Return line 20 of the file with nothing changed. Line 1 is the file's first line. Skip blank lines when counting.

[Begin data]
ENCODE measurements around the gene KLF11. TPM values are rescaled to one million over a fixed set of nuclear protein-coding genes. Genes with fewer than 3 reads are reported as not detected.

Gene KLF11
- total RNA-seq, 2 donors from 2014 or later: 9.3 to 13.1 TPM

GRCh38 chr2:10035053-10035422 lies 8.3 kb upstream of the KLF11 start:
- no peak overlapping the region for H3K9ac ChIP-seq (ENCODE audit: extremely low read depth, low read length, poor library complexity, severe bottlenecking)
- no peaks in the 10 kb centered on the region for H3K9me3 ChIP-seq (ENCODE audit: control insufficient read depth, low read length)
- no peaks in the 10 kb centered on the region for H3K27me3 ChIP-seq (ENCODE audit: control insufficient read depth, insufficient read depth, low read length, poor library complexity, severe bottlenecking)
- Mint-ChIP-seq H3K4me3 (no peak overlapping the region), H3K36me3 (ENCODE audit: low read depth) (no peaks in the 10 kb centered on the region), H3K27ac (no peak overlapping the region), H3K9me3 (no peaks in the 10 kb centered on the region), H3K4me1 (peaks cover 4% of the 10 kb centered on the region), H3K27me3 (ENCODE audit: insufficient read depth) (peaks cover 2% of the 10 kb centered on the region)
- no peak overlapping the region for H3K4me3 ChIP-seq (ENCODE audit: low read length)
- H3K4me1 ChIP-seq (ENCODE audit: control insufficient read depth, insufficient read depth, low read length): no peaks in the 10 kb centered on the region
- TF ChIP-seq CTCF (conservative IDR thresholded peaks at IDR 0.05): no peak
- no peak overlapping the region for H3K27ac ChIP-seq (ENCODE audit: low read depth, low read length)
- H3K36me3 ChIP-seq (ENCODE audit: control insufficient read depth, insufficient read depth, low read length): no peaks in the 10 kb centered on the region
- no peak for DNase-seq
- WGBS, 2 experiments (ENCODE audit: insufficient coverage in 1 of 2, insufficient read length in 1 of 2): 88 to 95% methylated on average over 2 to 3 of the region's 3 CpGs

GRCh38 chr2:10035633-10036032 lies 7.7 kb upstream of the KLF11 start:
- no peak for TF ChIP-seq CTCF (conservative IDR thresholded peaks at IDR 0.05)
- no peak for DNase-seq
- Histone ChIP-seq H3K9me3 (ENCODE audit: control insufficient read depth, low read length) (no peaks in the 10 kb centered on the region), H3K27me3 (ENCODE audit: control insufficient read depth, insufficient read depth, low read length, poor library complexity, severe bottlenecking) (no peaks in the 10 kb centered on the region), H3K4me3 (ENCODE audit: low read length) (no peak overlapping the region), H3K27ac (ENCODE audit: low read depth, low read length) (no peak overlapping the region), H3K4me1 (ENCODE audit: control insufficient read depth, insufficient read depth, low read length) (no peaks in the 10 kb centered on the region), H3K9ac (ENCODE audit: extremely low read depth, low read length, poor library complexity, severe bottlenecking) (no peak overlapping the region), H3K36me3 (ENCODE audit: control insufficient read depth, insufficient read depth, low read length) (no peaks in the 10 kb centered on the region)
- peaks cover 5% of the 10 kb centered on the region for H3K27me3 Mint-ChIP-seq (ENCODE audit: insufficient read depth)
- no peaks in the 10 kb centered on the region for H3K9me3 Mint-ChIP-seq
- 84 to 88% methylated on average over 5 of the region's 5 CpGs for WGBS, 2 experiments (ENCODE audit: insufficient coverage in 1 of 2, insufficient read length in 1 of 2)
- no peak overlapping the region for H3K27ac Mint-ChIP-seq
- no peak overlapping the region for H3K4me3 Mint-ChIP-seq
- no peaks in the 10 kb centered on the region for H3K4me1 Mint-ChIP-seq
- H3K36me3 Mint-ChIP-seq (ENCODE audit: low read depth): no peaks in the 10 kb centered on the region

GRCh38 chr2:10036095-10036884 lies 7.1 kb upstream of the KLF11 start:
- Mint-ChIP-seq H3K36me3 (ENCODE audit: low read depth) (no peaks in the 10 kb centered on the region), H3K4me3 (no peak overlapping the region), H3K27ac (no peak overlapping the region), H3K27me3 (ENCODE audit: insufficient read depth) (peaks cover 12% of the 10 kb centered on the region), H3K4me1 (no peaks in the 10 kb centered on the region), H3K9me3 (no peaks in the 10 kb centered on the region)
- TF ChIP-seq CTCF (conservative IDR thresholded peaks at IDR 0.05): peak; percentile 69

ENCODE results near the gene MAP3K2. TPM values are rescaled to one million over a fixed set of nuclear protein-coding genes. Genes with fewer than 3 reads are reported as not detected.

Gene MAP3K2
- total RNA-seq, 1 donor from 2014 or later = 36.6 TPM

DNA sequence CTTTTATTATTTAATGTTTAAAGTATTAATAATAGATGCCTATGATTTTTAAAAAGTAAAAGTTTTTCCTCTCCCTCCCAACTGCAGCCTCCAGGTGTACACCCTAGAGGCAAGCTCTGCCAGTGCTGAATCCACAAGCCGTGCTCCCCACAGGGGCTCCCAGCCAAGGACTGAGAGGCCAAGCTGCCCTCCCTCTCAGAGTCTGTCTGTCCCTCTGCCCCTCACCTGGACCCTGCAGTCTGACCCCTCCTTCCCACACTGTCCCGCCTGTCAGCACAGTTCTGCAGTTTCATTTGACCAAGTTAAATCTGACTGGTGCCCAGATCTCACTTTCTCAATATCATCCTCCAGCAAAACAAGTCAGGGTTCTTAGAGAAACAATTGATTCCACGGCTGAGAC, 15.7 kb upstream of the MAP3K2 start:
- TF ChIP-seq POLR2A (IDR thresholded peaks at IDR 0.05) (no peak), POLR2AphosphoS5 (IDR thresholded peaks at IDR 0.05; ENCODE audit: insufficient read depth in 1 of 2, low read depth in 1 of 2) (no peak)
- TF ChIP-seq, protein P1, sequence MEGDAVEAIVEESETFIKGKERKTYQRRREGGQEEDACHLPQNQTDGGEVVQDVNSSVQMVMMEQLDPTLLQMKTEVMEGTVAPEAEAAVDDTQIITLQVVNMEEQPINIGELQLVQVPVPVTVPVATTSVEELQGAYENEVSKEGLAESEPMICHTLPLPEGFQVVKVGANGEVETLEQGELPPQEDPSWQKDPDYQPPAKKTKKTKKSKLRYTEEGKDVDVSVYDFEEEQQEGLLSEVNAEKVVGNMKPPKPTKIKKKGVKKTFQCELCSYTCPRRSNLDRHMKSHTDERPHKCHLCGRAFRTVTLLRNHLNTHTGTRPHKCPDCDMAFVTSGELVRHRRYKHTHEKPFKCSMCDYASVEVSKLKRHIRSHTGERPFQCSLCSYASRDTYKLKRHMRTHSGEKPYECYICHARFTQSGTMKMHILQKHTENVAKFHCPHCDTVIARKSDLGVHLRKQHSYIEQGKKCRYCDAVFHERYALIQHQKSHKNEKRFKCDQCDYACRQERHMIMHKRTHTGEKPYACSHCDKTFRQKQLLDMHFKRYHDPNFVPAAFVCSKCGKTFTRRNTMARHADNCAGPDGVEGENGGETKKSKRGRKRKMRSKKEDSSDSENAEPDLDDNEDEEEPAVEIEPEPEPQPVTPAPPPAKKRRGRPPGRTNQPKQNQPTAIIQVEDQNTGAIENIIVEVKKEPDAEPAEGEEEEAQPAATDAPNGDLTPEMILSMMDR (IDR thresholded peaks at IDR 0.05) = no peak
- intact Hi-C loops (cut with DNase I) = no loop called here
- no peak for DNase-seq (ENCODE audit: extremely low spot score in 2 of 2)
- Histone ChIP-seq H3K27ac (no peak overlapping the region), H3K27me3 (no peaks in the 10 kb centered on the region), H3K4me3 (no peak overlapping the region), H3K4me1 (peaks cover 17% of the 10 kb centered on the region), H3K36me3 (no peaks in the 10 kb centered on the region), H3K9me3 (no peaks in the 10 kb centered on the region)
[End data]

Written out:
- peaks cover 5% of the 10 kb centered on the region for H3K27me3 Mint-ChIP-seq (ENCODE audit: insufficient read depth)